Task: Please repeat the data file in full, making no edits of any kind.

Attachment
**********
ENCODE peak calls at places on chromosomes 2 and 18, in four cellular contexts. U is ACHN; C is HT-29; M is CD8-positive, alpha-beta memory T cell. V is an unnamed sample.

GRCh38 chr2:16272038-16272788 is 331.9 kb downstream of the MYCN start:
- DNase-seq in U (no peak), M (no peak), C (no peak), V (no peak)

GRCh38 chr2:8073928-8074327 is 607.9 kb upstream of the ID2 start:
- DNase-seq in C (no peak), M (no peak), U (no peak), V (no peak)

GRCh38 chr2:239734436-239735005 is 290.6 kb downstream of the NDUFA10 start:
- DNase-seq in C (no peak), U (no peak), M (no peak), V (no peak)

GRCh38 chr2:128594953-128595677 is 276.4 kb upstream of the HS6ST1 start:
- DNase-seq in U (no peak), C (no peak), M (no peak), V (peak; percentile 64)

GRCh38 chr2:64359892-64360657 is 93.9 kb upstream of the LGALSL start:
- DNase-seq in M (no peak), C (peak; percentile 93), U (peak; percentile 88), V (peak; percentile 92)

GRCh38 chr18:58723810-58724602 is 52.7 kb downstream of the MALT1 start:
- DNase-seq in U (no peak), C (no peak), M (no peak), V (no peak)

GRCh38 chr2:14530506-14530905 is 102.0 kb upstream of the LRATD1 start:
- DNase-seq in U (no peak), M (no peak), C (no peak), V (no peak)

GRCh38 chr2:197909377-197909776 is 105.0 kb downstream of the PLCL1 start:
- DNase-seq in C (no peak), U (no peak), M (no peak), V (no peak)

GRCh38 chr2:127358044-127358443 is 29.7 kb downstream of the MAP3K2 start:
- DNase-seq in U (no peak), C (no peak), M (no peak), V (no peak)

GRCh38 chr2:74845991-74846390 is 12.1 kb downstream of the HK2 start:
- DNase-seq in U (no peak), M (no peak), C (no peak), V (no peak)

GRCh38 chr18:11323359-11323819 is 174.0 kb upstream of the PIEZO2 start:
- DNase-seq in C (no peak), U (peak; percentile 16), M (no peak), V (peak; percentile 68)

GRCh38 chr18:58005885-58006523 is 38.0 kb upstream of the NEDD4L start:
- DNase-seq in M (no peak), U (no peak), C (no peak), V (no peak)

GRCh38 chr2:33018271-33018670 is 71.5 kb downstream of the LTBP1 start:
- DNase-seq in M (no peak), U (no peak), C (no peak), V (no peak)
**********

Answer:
ENCODE peak calls at places on chromosomes 2 and 18, in four cellular contexts. U is ACHN; C is HT-29; M is CD8-positive, alpha-beta memory T cell. V is an unnamed sample.

GRCh38 chr2:16272038-16272788 is 331.9 kb downstream of the MYCN start:
- DNase-seq in U (no peak), M (no peak), C (no peak), V (no peak)

GRCh38 chr2:8073928-8074327 is 607.9 kb upstream of the ID2 start:
- DNase-seq in C (no peak), M (no peak), U (no peak), V (no peak)

GRCh38 chr2:239734436-239735005 is 290.6 kb downstream of the NDUFA10 start:
- DNase-seq in C (no peak), U (no peak), M (no peak), V (no peak)

GRCh38 chr2:128594953-128595677 is 276.4 kb upstream of the HS6ST1 start:
- DNase-seq in U (no peak), C (no peak), M (no peak), V (peak; percentile 64)

GRCh38 chr2:64359892-64360657 is 93.9 kb upstream of the LGALSL start:
- DNase-seq in M (no peak), C (peak; percentile 93), U (peak; percentile 88), V (peak; percentile 92)

GRCh38 chr18:58723810-58724602 is 52.7 kb downstream of the MALT1 start:
- DNase-seq in U (no peak), C (no peak), M (no peak), V (no peak)

GRCh38 chr2:14530506-14530905 is 102.0 kb upstream of the LRATD1 start:
- DNase-seq in U (no peak), M (no peak), C (no peak), V (no peak)

GRCh38 chr2:197909377-197909776 is 105.0 kb downstream of the PLCL1 start:
- DNase-seq in C (no peak), U (no peak), M (no peak), V (no peak)

GRCh38 chr2:127358044-127358443 is 29.7 kb downstream of the MAP3K2 start:
- DNase-seq in U (no peak), C (no peak), M (no peak), V (no peak)

GRCh38 chr2:74845991-74846390 is 12.1 kb downstream of the HK2 start:
- DNase-seq in U (no peak), M (no peak), C (no peak), V (no peak)

GRCh38 chr18:11323359-11323819 is 174.0 kb upstream of the PIEZO2 start:
- DNase-seq in C (no peak), U (peak; percentile 16), M (no peak), V (peak; percentile 68)

GRCh38 chr18:58005885-58006523 is 38.0 kb upstream of the NEDD4L start:
- DNase-seq in M (no peak), U (no peak), C (no peak), V (no peak)

GRCh38 chr2:33018271-33018670 is 71.5 kb downstream of the LTBP1 start:
- DNase-seq in M (no peak), U (no peak), C (no peak), V (no peak)